They say behind every good man there's a good woman, but in this case behind every good woman there's a hard-working dad.
Gore farmer Quentin Whitehead is pulling out all the stops for his daughter, Megan Whitehead, to break the women's strong wool lamb shearing record in nine hours in Southland on January 14.
The lambs are bred, the shearer is in training, and Team Whitehead is hoping the stars align for her to smash the record that Waikato shearer Emily Welch set in 2007, when she shore 648 lambs.
Whitehead (24) put herself into contention when she participated as the youngest member of a four-women team in a four-stand strong wool lamb shearing record earlier this year.
The team shore 2066 lambs in nine hours, with Whitehead shearing her way through 608 lambs that day, 100 lambs ahead of her nearest rival.
In preparation for that record, she shore 601 lambs in eight hours, making her the first woman to have ever done two lots of 600 tallies.
The Whiteheads have been involved in breeding the lambs for the record attempt themselves by crossing a Snowline ram over Wairere Romney ewes to get the right type of lamb required to break the record.
"We could have used a Perendale or Cheviot but they tend to be more feisty and less likely to settle, and for world records a more co-operative sheep was desirable," Mr Whitehead said.
It was a balancing act to get that "sweet spot" between the lamb having .9 kg of wool and 90% with top knots to qualify under the World Sheep Shearing Society rules, but also not to be too big to make the record attempt achievable.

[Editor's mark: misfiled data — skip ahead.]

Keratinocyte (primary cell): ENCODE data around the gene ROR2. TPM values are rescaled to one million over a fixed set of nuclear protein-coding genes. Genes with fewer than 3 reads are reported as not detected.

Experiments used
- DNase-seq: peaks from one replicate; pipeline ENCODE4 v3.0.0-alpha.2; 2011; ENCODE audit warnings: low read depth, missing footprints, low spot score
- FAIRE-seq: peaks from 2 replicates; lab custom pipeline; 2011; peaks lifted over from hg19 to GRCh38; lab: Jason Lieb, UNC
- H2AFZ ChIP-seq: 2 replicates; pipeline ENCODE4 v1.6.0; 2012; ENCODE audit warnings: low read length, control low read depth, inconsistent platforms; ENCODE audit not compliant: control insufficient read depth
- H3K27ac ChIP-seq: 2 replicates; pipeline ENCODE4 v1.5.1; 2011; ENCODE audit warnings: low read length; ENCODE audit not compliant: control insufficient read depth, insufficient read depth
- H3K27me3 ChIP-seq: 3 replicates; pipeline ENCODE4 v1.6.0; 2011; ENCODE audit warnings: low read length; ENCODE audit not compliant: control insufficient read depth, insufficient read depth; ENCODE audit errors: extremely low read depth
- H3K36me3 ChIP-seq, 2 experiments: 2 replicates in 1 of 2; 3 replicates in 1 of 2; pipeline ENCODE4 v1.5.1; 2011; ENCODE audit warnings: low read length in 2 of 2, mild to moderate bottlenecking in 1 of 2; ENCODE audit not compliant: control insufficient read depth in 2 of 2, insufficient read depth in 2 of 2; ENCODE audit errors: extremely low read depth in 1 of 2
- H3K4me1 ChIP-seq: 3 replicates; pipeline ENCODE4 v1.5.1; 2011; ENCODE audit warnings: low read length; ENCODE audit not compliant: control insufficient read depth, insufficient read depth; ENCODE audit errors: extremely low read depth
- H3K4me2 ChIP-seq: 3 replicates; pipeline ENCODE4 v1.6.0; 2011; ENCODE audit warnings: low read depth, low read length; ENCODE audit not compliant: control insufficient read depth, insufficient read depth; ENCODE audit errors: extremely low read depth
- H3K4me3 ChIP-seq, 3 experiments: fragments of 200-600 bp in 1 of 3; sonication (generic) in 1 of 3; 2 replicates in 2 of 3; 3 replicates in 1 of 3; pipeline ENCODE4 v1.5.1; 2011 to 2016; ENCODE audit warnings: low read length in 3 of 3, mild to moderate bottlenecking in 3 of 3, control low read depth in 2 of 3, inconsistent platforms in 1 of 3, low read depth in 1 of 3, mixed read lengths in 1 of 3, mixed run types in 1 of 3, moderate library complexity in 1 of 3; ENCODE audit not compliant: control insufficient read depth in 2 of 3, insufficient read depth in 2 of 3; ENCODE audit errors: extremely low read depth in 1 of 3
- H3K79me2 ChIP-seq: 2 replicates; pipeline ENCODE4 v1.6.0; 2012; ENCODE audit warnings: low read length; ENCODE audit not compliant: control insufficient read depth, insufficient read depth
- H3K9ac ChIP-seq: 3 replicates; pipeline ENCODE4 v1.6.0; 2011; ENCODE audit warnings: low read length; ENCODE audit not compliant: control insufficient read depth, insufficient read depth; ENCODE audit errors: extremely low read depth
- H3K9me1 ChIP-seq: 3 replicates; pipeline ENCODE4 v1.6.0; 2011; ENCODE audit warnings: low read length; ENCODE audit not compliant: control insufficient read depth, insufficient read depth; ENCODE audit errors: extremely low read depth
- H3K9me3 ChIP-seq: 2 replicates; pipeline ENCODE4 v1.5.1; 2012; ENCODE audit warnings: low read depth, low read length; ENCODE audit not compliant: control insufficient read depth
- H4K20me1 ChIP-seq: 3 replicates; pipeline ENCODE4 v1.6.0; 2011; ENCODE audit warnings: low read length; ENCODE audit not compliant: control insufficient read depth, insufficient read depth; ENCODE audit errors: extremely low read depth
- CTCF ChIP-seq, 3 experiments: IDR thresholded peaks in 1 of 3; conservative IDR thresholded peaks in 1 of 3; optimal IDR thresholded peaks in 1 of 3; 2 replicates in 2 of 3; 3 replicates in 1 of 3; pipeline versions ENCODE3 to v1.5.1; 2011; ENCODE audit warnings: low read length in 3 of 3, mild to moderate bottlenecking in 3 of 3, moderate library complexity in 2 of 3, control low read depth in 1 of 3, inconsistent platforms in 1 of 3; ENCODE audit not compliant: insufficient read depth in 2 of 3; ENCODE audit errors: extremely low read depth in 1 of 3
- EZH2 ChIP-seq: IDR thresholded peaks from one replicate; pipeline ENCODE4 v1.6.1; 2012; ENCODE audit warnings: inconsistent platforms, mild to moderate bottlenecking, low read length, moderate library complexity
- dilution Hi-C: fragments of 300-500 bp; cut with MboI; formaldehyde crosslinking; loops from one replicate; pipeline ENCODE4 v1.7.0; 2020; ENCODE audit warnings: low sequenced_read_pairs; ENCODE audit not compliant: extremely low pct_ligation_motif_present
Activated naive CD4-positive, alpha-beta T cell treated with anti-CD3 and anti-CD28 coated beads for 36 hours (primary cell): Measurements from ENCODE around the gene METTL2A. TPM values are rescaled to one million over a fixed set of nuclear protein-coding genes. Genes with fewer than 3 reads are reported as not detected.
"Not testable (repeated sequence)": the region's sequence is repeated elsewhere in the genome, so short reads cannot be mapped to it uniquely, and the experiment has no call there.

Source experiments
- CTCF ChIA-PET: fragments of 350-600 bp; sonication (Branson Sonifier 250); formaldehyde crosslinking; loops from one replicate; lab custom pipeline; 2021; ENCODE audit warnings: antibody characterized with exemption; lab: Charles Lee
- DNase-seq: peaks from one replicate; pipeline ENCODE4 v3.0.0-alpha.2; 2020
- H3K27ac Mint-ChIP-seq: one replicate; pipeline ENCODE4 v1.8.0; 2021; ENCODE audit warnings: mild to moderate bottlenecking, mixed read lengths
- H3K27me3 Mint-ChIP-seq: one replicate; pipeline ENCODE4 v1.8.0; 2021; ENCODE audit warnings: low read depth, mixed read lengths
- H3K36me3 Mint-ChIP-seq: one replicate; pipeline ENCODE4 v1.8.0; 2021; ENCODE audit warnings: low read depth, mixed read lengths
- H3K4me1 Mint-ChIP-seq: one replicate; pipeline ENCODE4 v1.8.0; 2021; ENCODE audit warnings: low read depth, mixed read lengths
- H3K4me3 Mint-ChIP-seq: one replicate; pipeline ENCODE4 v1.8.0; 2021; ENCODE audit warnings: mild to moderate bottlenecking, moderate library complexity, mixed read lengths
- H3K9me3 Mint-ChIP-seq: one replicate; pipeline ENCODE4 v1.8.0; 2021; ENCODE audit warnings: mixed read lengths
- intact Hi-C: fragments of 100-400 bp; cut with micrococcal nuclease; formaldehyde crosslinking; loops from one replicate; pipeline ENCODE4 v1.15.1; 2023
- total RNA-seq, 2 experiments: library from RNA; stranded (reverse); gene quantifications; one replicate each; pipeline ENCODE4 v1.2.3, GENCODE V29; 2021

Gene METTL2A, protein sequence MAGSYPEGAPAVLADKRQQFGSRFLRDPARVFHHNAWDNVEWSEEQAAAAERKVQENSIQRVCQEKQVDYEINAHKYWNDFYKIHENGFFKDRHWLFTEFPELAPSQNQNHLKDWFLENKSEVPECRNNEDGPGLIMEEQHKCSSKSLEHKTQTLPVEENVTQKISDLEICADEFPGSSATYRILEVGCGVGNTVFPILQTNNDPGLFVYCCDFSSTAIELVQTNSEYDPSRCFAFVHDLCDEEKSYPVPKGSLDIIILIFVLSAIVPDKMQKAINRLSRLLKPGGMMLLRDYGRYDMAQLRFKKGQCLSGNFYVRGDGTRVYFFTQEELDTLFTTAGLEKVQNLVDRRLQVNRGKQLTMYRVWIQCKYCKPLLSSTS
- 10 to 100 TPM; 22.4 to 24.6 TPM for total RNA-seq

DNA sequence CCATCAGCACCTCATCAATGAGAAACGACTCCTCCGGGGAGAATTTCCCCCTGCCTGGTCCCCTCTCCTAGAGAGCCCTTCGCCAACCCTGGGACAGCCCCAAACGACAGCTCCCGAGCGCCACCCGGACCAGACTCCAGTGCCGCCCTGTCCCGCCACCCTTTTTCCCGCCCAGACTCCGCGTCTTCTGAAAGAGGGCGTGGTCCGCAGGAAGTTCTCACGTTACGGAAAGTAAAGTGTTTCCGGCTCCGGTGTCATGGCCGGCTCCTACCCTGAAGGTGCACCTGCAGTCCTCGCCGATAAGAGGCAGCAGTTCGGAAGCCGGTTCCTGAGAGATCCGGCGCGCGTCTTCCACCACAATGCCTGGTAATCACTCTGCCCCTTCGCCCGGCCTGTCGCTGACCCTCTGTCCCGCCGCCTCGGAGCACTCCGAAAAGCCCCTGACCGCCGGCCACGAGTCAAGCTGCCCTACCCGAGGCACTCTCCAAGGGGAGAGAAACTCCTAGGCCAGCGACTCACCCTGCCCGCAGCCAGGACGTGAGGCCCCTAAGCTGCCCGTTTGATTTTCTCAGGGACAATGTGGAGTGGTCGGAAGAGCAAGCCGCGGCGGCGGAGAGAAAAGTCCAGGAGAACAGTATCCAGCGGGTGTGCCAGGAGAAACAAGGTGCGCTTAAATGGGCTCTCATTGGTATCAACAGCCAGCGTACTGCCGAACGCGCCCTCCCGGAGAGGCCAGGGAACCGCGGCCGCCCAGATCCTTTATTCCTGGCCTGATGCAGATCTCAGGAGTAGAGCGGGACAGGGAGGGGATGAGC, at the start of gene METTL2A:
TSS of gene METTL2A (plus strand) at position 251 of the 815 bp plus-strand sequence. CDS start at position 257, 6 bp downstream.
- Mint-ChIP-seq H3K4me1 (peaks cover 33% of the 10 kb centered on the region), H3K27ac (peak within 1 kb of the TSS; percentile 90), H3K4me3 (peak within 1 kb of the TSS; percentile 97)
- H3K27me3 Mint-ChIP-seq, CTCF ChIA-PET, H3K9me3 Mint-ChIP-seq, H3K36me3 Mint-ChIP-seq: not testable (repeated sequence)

"I want her to have the best opportunity possible and take as many of the variables out of it.
"There's so many things you can't control. So many things can go wrong."
A shearer himself from the 1980s until the early 2000s before he went farming, he said he didn't officially teach his daughter to shear. She got involved about four years ago, when she was working as a shepherd.
"A shearer didn't turn up, so she jumped in and shore 80 and got the bug.
"I've said to her if you're going to be a shearer you need to be the best.
"She's like me but maybe a bit more passive, but she is very competitive, and very strong-minded. It's a must in a shearer.
"She knows what she wants."
The aim was for Miss Whitehead to do a lamb every 46 seconds, from catch, shear to dispatch; that's seven seconds faster than her previous attempt.
"In any endurance sport like this where you're racing against the clock and not a human, it's very hard on your mind," he said.
"The true measure is whether you can get out of that dark place. It's the mark of an elite athlete that you can get out of it."
Whitehead's mother, Tina McColl, was also a shearer. She had surpassed her mum's record of 504 lambs in a day.
"Dad's done 700 so I want to beat him," Whitehead said.
She paid tribute to the number of sleepless nights her father was having in organising the event for her.
"He is one of a kind. He's got his own farm, let alone running something like this.
He's always wanted to be the best at everything, from AI technician, to dog triallist. He had the biggest dipping run. He's always been competitive.
"He believes in me, but I believe in myself, too."
This year they'd improved her pattern, cutting out two blows and speeding up the cutter changes.
"She's more experienced now. She'd not been shearing too long when she did the competition," Mr Whitehead said.
Miss Whitehead is in Hawke's Bay shearing ewes and lambs and will carry on to the King Country.
She plans to be back in Southland early next year to prepare for the event, to be held at Croydon Bush.